EditorialsBy Matt Bud, Chairman, The FENG

Over responding to job leads

From our daily member newsletter on September 24, 2017

One of the foundations upon which The FENG has been built has been relying upon our members to exercise good judgment about the jobs for which they are a fit and only responding when they are. I could no more police this activity when we were smaller than I can now that we are huge. In the world of geese and golden eggs, it is important to us as an organization that the outside world views posting in our newsletter as a civilized experience. While we are viewed as the best resource for financial jobs by those who have tried us, we can always do better. My simple theory is that if we make the effort to be honest with [ Read more… ]

Making a pest of yourself

From our daily member newsletter on September 10, 2017

As I am sure all of you know, one of your responsibilities as a member is, to the best of your ability, to only respond to job postings when you are reasonably qualified. The greatest majority of job postings in our newsletter come your way through the good offices of your fellow members. If they are posted under my name, they are the result of our organization’s great reputation. (Your esteemed Chairman, in his role as official silver tongued devil of The FENG, may also have very recently extolled the significant benefits of becoming a “Friend of The FENG” upon these very fortunate members of the search community. Just as “birds of a feather flock together,” recruiters tend to specialize. [ Read more… ]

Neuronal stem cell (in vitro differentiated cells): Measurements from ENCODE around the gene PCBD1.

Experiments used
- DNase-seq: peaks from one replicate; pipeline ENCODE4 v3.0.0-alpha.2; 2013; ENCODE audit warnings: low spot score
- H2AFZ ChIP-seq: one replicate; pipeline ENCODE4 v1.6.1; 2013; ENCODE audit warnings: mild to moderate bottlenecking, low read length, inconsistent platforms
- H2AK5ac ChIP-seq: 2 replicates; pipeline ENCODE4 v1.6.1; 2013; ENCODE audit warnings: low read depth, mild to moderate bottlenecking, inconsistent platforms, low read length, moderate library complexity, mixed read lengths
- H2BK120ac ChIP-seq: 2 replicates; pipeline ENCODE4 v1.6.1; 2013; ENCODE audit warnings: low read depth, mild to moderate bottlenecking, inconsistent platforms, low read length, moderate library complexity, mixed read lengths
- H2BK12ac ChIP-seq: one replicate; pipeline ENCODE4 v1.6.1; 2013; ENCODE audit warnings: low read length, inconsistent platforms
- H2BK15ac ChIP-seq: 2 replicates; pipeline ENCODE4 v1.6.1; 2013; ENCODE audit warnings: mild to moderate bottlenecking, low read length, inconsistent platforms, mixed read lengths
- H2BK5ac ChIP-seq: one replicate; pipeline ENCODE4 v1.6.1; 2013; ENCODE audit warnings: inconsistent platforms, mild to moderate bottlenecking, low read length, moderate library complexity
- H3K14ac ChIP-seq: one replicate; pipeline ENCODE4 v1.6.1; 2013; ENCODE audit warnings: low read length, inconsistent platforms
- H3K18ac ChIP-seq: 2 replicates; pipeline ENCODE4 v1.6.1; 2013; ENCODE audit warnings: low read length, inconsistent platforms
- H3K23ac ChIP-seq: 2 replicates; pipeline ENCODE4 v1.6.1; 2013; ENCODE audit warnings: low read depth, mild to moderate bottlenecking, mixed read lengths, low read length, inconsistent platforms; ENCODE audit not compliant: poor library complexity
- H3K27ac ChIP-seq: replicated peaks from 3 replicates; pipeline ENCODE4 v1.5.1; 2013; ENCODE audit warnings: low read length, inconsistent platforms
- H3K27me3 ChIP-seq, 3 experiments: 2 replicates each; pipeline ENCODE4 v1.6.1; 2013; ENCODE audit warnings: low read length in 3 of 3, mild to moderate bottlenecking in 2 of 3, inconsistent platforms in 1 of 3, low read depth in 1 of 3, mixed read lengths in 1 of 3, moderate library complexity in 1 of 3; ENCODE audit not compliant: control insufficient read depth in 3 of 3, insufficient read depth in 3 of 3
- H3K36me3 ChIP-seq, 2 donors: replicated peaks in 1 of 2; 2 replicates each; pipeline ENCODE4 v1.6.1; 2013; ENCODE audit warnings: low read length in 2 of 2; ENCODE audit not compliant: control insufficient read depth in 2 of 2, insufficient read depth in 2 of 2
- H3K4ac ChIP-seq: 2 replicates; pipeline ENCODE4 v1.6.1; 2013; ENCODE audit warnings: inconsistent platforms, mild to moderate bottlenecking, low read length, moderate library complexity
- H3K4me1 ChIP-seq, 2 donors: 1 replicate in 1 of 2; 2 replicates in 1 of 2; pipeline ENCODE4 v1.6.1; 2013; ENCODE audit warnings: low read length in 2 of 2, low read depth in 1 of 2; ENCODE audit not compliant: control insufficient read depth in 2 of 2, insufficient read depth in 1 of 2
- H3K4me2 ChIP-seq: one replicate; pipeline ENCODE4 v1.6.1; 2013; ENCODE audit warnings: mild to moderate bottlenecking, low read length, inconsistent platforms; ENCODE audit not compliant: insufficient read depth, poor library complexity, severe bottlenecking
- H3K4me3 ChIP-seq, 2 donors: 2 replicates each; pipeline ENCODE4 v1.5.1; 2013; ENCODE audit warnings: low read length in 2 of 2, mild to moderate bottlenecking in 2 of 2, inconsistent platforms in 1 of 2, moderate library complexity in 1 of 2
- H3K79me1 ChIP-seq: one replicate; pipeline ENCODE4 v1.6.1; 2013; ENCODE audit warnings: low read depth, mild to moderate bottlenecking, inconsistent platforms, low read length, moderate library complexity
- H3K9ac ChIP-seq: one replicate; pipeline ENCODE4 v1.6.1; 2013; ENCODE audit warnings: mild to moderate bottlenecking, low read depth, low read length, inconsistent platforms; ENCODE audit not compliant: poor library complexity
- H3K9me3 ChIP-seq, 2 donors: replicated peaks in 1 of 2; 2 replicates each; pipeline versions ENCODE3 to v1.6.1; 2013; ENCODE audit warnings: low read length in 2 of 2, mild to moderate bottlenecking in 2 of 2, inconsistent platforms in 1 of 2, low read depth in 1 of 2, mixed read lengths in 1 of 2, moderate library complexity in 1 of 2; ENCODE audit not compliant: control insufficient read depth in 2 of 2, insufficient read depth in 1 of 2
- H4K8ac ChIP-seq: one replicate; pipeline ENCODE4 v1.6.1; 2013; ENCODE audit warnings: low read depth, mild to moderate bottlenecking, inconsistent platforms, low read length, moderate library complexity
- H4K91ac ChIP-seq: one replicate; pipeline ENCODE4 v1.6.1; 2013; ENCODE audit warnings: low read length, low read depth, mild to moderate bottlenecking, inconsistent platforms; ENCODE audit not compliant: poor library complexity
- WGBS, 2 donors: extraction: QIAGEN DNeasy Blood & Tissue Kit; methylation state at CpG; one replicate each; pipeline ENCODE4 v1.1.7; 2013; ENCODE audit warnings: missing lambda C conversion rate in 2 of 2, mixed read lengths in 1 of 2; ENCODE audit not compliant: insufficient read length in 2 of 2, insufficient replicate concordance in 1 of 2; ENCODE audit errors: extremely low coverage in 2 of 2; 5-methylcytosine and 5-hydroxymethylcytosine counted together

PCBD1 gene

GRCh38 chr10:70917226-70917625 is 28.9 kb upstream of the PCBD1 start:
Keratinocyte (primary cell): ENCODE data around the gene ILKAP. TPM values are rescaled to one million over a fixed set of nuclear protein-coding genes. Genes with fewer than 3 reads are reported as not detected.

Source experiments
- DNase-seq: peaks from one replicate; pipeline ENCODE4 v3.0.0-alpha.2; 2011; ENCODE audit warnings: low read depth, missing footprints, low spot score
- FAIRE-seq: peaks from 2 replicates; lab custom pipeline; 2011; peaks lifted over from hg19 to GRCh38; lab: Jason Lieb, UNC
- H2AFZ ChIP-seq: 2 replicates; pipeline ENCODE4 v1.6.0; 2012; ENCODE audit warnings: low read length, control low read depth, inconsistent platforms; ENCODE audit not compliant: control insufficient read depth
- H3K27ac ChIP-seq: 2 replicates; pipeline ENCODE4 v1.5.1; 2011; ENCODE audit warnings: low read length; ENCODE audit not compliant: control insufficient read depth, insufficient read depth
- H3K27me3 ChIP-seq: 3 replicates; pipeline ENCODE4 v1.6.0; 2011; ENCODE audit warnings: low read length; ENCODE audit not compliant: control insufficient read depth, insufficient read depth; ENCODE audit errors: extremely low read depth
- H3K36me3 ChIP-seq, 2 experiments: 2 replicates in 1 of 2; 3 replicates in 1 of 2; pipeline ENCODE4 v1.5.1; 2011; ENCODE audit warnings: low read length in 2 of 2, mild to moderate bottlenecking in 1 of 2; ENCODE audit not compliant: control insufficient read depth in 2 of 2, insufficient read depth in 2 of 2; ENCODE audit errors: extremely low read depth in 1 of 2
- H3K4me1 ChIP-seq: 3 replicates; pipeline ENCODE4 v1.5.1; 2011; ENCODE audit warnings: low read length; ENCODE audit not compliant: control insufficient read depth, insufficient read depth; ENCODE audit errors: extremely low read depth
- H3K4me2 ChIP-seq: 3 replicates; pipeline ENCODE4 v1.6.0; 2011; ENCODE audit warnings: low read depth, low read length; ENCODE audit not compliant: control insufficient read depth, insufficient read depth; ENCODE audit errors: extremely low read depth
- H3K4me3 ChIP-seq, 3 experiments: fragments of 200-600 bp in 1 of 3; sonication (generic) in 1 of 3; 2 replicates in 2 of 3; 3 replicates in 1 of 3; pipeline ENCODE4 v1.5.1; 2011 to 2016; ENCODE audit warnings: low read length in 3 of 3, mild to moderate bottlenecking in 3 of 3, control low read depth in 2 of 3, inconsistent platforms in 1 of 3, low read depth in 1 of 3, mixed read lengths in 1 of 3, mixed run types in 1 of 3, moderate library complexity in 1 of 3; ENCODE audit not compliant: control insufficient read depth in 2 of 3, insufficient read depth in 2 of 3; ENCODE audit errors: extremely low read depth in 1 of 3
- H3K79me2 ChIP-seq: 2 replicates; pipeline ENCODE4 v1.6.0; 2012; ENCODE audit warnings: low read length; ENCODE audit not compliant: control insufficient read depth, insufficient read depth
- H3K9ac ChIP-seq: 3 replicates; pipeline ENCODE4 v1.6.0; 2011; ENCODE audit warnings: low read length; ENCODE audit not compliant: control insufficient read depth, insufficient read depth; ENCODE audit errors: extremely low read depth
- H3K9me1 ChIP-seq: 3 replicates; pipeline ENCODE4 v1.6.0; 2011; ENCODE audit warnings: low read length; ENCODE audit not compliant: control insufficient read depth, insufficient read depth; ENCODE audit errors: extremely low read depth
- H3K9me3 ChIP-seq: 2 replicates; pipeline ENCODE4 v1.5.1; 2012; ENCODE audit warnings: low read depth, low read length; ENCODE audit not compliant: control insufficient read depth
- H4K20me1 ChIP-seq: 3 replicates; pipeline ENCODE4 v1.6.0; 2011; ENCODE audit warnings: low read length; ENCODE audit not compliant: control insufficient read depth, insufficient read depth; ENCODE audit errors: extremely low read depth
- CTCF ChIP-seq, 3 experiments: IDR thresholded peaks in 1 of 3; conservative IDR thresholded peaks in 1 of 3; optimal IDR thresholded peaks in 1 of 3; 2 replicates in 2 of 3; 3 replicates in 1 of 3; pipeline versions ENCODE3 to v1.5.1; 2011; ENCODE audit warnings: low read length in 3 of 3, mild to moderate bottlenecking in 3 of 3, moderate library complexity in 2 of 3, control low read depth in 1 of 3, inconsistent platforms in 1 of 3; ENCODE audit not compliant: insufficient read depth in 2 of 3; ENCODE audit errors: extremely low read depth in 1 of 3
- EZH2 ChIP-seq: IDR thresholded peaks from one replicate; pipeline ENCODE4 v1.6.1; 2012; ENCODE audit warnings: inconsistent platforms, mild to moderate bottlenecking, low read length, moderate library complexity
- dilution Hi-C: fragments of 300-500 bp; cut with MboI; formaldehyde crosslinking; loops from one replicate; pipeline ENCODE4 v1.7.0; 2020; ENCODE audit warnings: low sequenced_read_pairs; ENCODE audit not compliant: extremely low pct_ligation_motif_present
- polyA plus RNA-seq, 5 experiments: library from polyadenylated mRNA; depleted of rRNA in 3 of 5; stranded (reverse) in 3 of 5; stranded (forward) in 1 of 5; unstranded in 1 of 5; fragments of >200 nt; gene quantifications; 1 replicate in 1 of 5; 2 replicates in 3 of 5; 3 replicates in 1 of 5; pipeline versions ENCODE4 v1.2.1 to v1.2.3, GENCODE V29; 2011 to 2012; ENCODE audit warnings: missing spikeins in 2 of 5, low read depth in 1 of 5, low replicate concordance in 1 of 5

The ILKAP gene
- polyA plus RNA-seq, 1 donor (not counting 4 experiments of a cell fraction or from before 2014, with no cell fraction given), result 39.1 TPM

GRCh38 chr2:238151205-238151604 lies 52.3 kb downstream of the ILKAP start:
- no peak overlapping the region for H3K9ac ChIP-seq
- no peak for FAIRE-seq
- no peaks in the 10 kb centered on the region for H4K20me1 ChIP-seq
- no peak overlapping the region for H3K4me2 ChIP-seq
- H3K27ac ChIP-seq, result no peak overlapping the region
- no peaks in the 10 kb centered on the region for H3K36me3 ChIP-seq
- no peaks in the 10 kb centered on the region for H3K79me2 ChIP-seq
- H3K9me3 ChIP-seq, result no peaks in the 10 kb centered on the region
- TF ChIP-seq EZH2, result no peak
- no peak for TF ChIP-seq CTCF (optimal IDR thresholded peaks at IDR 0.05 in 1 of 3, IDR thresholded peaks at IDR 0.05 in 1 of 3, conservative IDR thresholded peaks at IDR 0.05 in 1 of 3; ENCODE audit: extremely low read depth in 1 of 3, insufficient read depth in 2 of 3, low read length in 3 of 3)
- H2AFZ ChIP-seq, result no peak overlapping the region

You’re not from around here

From our daily member newsletter on August 27, 2017

The number of qualified candidates in major metropolitan areas is always strong. The problem faced by our members in “one horse towns” is dealing with the issue of relocation when they apply for opportunities. Most of the folks I talk to who are not from major metropolitan areas feel they are at risk of being cast aside in the sorting process when they apply for jobs that aren’t close to their current location. Alas, it is probably true. It is a simple fact of life and only logical that companies would be less open to relocating folks if they have ample candidates nearby. To some degree, members living in major metropolitan areas who are open to relocation are faced with [ Read more… ]

Reading the tea leave

From our daily member newsletter on August 20, 2017

I don’t know about you, but I find it hard not to have my eyes glass over while reading job descriptions. It seems to me that they often put the most important information last, buried somewhere or disguised. I am, of course, referring to the EXACT city location of the job in question. Hey, they don’t want to pay for relocation and they don’t want to get too many resumes, but then they go and use phrases like “Northeast.” It is hard to make any sense of it all. Since I can’t post “Matt’s approach to writing position descriptions” on the Search Professionals website (because there isn’t one), we are probably stuck with this problem for the foreseeable future. Trust [ Read more… ]

Rejected out of hand

From our daily member newsletter on August 10, 2017

If there is one thing that is certain about us financial types it is that we always know the answer. Ask us a question and it isn’t long before we are well into the “primarily due to’s and partially offset by’s.” Yet, this major strength of ours and important skill set is an impediment to success at job search. Our perception of the world, much like other human beings, is colored by our experiences, and in our world job change typically hasn’t happened as frequently as it has for many other categories of workers. When I was in my mid-40’s, an art director friend of mine told me that he had already worked at 25 different advertising agencies, some of [ Read more… ]